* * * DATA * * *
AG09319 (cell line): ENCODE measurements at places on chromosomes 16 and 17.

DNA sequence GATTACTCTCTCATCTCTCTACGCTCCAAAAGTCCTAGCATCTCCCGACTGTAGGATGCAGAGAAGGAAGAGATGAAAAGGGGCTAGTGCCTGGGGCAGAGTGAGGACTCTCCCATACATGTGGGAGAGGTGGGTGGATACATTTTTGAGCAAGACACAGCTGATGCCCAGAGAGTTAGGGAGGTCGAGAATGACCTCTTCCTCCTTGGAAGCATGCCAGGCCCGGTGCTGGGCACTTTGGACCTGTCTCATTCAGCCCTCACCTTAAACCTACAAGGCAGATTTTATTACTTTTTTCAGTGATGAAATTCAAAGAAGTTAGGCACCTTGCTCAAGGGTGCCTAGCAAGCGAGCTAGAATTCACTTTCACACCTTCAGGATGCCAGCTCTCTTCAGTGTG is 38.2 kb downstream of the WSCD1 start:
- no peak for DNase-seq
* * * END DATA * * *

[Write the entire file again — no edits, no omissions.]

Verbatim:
AG09319 (cell line): ENCODE measurements at places on chromosomes 16 and 17.

DNA sequence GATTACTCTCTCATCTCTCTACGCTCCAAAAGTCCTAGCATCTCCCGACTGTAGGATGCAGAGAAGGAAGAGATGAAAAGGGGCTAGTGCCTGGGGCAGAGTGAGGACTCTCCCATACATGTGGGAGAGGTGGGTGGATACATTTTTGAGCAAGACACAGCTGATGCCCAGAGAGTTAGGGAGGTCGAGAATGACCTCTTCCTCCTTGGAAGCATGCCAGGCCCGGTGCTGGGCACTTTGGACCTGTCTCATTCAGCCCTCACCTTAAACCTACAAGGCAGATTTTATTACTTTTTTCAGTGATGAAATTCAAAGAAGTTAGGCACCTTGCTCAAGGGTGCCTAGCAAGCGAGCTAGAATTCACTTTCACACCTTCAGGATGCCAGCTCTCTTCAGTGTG is 38.2 kb downstream of the WSCD1 start:
- no peak for DNase-seq